The IP address is matched/captured in the first subpattern, the port number is matched/captured in the second subpattern. The parts of the regex that are not within the subpattern clauses are used for matching, but not capturing. By default, subpatterns don't capture -- it's one of those modifiers/flags that has to be set by the underlying system.


Let's look at the first subpattern. It's going to match an IPv4 address (like The entire clause here is [0-9]{1,3}. The part [0-9] means to match any digit. They could've said \d as well, or [9876543210], or any number of other techniques. The {1,3} means that the previous match has to appear at least once and no more than three times. Thus, the entire clause matches all three-digit numbers. This is sorta bad, because that means it can match things above 255. This reflects an attitude among the creators of the system that they really don't anticipate people trying to subvert the system with bad data, since non-IPv4 addresses are never going to appear by purely by accident.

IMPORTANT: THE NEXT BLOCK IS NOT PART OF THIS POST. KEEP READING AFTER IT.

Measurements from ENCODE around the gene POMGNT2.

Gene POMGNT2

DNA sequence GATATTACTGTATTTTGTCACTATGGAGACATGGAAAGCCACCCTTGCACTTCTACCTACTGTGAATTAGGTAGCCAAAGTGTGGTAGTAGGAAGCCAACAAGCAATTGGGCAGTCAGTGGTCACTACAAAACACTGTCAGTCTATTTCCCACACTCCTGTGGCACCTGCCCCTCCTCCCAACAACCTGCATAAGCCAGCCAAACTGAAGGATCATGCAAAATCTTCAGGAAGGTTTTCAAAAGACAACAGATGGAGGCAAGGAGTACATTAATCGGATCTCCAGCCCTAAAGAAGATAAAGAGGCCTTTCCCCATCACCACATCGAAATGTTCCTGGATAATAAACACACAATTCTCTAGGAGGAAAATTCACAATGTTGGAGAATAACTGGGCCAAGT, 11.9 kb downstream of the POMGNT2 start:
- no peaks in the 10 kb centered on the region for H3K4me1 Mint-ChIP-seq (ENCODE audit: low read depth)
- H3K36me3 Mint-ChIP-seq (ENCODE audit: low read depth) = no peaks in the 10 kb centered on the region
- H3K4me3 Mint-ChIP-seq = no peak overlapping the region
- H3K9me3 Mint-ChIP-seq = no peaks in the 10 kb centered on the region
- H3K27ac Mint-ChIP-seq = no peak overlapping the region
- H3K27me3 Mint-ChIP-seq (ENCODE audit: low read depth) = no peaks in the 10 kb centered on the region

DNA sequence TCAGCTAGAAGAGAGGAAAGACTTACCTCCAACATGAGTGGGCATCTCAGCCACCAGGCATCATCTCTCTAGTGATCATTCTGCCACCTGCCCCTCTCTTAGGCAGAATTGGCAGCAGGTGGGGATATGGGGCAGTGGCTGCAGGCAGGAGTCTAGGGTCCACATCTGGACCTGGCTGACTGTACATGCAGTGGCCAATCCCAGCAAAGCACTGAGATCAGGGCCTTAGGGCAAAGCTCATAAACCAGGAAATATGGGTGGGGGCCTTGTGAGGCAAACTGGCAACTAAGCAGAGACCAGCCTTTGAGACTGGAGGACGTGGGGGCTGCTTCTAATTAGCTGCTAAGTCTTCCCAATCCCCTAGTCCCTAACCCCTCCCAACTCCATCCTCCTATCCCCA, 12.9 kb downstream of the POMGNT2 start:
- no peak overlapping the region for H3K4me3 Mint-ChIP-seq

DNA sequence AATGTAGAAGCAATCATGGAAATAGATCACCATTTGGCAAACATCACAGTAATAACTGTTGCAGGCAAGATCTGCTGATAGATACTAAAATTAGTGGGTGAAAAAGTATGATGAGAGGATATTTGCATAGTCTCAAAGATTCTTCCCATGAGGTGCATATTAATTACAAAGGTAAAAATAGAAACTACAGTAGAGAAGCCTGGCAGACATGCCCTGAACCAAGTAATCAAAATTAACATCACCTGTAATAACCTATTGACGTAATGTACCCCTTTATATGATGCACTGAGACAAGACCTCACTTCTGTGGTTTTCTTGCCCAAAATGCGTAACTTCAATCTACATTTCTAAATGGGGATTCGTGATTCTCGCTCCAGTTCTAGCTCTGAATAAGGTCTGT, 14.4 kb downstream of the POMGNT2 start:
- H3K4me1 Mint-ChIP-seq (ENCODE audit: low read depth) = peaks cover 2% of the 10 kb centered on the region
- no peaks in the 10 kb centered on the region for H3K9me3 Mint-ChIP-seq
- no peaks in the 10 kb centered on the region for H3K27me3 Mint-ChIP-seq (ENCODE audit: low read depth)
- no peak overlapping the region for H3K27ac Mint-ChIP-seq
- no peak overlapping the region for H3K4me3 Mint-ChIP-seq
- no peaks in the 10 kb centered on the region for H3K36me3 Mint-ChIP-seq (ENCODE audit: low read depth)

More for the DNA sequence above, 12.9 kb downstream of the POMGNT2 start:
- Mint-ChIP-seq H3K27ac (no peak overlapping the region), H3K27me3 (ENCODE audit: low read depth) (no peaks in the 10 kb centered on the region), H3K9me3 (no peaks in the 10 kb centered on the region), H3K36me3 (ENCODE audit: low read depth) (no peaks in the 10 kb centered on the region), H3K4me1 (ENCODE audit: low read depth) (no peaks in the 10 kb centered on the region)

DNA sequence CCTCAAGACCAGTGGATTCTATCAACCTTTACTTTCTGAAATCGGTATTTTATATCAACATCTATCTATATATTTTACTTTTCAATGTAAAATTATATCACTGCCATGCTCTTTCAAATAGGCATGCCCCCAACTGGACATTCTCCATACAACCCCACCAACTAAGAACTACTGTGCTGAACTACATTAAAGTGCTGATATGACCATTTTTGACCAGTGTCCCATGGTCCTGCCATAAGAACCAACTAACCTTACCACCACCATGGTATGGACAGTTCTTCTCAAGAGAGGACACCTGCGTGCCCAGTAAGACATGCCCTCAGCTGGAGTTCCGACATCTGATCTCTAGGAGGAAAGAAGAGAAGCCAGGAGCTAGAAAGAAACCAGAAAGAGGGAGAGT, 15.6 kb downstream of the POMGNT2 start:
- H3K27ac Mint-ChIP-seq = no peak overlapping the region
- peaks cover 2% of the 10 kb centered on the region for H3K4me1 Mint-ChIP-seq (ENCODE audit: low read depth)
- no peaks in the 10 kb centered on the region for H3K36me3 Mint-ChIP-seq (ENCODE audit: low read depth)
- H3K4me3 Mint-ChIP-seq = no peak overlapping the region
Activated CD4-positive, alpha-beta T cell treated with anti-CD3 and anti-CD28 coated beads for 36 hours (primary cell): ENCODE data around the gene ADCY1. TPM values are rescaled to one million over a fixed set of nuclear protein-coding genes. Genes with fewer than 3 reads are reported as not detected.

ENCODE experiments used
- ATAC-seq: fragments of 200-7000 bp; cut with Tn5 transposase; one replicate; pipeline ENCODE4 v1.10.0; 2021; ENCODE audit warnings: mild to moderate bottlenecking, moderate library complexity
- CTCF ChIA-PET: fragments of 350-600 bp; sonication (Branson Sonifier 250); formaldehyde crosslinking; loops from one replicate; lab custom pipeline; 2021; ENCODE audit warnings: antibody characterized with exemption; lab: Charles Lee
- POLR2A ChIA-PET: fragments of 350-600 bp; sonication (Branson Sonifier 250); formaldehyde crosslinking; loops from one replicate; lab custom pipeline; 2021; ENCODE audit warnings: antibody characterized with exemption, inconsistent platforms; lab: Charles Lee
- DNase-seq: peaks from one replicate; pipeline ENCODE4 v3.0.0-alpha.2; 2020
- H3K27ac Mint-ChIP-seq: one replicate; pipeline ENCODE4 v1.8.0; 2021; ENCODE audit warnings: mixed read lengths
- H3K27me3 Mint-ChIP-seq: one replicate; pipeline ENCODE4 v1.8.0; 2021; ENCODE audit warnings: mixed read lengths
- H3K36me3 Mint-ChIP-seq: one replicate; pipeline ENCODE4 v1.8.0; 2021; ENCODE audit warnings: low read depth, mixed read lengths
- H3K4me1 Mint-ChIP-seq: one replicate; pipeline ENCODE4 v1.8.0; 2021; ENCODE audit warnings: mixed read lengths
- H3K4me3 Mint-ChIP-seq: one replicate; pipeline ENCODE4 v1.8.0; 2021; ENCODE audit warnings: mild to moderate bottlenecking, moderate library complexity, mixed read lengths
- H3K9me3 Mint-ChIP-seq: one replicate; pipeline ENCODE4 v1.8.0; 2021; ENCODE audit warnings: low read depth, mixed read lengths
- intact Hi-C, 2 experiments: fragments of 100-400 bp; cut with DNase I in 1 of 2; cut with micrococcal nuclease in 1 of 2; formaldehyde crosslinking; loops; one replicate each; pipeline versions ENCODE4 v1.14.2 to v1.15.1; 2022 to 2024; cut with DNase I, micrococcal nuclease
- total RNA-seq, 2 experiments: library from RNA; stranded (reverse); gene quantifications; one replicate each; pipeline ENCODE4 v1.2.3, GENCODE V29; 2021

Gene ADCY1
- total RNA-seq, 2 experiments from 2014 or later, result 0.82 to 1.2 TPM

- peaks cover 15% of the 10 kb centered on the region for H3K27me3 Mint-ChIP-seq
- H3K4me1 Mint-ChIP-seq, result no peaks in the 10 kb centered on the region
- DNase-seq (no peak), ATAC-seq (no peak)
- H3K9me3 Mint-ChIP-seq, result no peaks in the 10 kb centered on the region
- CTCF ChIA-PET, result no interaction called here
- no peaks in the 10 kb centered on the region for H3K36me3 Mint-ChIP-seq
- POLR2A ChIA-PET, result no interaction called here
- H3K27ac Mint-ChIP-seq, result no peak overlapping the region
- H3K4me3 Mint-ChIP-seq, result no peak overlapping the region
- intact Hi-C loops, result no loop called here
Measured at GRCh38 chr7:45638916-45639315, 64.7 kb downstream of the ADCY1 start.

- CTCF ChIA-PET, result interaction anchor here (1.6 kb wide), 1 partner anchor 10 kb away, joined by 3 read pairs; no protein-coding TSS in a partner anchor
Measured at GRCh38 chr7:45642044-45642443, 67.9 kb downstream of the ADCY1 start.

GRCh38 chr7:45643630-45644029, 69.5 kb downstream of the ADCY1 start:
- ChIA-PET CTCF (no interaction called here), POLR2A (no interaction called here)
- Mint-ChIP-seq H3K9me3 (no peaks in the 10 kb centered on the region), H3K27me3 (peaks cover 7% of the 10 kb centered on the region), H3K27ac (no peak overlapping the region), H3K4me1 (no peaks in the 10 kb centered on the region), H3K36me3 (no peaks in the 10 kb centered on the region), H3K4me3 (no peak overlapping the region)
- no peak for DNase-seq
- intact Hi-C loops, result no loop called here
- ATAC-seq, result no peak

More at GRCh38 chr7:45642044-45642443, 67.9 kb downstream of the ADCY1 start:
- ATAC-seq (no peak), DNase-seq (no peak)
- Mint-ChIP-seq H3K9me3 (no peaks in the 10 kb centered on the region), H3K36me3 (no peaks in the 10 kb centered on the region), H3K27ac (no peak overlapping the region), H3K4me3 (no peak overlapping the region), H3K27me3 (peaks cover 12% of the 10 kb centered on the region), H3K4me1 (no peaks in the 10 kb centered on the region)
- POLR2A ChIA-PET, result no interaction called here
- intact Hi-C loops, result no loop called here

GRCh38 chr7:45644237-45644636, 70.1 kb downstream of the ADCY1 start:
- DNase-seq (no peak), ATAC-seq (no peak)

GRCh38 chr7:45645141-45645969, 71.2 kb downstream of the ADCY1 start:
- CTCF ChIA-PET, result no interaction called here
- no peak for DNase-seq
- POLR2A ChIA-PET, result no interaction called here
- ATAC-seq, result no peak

Again we have an escape sequence. The '.' character is meaningful to (some) regex, matching any character (or sometimes any non-whitespace). But in this case, we want to match the actual character, so we escape it. Something like \x2e would always work.

At this point, we repeat this four times for four three digit numbers, with dots in between. This leaves the second clause.


The next clause is :?. At this point, the colon character ':' has no special meaning, it's just matching a colon. Bridge addresses are in the standard IP:port format, with a colon in between. Note that colon characters elsewhere are significant to regex, just not here.

The question mark means "zero or one" of the preceding object. This means the colon may exist, or it may not. In other words "skip a colon if there is one".